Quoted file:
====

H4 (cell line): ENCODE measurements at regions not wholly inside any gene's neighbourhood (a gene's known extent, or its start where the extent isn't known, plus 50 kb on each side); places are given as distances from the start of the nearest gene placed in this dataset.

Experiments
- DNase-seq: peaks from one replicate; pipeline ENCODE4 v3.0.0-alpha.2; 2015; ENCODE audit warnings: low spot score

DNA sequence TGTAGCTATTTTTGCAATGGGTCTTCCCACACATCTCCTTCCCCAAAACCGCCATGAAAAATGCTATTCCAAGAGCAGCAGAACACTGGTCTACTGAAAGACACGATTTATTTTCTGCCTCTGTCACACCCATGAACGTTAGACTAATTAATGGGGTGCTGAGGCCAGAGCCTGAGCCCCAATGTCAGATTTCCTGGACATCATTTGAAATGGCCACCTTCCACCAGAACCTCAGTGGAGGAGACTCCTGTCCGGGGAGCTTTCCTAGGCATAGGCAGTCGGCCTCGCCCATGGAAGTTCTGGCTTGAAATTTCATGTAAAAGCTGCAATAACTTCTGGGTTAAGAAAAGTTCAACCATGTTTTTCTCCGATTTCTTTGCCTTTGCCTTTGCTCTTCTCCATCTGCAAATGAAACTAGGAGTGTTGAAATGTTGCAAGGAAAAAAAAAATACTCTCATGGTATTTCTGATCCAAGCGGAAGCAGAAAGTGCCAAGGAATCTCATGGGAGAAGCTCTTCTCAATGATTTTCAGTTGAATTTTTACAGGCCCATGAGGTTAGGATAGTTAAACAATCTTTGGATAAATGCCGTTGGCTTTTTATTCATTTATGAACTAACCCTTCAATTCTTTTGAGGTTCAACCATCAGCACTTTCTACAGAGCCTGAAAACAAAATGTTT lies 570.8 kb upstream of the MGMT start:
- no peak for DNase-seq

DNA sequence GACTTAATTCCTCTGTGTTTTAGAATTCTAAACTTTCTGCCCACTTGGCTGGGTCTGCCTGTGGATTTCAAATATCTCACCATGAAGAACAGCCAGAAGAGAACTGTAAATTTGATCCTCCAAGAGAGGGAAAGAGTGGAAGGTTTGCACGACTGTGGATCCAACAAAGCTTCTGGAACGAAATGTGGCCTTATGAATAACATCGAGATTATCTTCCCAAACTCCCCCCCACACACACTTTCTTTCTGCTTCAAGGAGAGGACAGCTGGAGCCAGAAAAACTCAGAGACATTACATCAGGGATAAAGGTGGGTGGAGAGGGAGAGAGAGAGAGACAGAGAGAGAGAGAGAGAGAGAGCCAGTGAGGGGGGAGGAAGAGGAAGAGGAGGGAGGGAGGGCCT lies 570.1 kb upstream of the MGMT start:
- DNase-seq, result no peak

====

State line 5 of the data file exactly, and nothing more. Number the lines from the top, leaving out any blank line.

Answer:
- no peak for DNase-seq